“Yes, we all do great business at the rodeo,” Wagner continues, “and I think every vendor is thankful for that and are extremely happy to be a part of the rodeo, but we also pay a pretty penny to be there and our fees go toward the success of the Houston rodeo, so a little acknowledgment from them would be a huge benefit.”
Of course, the best way to support these businesses would be to buy from them directly, although after a year of the pandemic and now the devastating winter storm, spending money is a luxury for some.
Eight-year rodeo vendor Helene Bernhard Little, of Helene Bernhard Little Watercolors in Houston, understands the financial crunch we’re all under. “I do think people are a bit tired of shopping online and also money is tight for so many,” she says, noting that one of the best ways to help vendors is to keep buying from “small local businesses.”
For folks who can show their support, one of the best places to find your favorite shops is the Texas Festival Vendors Facebook group, which was formed after the 2020 Houston Livestock Show and Rodeo was cancelled after being open for only nine days. It’s small (just over 170,000 members) compared to the expected rodeo attendance each year (a record-breaking 2.5 million people in 2019), but it’s provided a great platform for selling.
Joining the group is by approval only, but for the curation of items you can browse, it’s well worth the wait. Explore categories like animal tack and accessories, children’s goods, specialty food items, fine jewelry, and more. Or, if you want to find a specific vendor, the shopping guide for the 2020 Houston Livestock Show and Rodeo is still live on their website—just scroll through to see what vendor jumps out at you, and give their name a quick Google to find their store.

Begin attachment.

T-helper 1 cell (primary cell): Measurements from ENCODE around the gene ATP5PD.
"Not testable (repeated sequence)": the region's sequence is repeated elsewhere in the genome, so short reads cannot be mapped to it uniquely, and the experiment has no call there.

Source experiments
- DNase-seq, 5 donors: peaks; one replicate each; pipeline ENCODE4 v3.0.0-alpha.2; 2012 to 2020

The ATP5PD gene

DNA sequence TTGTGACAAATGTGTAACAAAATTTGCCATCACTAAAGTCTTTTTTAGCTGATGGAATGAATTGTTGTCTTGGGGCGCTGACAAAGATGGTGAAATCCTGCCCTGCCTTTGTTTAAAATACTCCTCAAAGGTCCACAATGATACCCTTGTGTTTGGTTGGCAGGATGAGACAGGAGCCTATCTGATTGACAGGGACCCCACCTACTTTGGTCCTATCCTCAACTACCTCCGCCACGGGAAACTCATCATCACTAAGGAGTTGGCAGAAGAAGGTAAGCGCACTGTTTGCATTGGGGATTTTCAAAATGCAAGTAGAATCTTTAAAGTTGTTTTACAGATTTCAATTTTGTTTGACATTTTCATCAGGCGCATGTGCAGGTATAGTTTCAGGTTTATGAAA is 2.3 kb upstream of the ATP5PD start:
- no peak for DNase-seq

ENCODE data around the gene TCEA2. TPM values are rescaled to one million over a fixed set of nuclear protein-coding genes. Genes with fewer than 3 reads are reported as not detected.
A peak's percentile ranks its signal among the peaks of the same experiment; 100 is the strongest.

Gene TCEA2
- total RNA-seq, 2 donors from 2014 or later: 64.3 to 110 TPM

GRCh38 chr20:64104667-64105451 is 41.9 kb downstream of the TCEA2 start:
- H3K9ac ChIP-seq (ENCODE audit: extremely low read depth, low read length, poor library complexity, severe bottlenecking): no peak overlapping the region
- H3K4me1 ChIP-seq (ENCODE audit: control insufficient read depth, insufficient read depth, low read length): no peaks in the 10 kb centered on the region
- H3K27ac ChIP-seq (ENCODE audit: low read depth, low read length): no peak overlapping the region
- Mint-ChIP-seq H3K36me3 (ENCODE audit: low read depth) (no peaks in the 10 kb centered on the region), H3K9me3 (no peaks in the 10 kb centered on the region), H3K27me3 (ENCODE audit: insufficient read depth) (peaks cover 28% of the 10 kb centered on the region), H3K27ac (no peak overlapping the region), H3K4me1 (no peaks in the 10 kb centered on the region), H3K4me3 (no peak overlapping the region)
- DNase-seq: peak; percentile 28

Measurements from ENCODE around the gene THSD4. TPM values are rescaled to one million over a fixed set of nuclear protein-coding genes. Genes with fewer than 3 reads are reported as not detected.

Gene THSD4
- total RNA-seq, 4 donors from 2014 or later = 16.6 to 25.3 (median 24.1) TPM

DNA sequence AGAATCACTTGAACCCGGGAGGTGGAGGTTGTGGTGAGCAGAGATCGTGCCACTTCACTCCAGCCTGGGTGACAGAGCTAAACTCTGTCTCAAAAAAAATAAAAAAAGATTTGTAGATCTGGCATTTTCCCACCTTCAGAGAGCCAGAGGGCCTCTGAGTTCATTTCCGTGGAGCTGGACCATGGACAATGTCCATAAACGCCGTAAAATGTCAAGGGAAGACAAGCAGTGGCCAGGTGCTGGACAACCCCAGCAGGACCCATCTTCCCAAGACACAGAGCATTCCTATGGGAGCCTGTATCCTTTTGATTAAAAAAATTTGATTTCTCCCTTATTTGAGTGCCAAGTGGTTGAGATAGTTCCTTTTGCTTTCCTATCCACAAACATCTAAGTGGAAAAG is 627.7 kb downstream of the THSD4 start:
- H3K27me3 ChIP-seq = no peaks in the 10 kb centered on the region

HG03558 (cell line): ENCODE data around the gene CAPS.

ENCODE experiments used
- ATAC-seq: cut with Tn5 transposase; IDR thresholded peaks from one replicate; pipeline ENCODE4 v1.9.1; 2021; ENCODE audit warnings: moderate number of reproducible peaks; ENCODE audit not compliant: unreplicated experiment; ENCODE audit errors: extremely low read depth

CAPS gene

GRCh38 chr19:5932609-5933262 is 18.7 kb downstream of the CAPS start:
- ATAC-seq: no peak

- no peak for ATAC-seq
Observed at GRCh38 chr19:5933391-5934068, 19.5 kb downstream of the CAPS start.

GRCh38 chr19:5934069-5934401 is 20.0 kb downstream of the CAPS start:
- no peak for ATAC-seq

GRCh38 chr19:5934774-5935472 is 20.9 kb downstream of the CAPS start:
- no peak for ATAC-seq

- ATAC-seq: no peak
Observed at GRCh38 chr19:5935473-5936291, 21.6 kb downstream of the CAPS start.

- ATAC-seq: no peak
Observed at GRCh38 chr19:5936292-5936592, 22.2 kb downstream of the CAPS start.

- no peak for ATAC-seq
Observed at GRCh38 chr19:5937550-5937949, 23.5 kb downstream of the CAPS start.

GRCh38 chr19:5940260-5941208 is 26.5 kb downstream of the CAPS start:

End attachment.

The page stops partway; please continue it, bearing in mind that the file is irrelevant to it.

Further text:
There will also be a pop-up featuring many vendors on March 20 at Amsterdam Coffee House at 807 W 19th St, if you’d like to check out some items in person.
There are hundreds of vendors who sell through Texas Festival Vendors and in their own stores. We’ve picked out a few of our favorites below:
- The Caramel Candy Company: Their famous non-stick caramel is the perfect sweet treat. Chappell Hill.
- Big Creek Berries: This farm’s known for its spreadable creamed honey, which is perfect on biscuits. Shepherd.
- The Toffee Company: A Bayou City-based toffee company that’s making some pretty sweet flavors. Houston.
- Sonterra Designs: Offers a wide variety of ladies’ apparel, purses, and more. San Antonio.
- Flair & Company: Find cute and fashionable tops, bottoms, and other basics. Various locations.
- Shorty’s Caboy Hattery: Get custom-made cowboy hats for when the rodeo finally returns for its 90th year. Oklahoma City, Oklahoma.
- Tiles Across Texas: Shop handmade tile decor for a variety of occasions. Killeen.
- GoodTimber Furnishings: This husband-and-wife team makes wooden, handmade charcuterie boards and lazy Susans. Waco.
- Terra Leather: This company makes a variety of cowhide and leather goods, ranging from rugs to pillows and other seasonal products. Weatherford.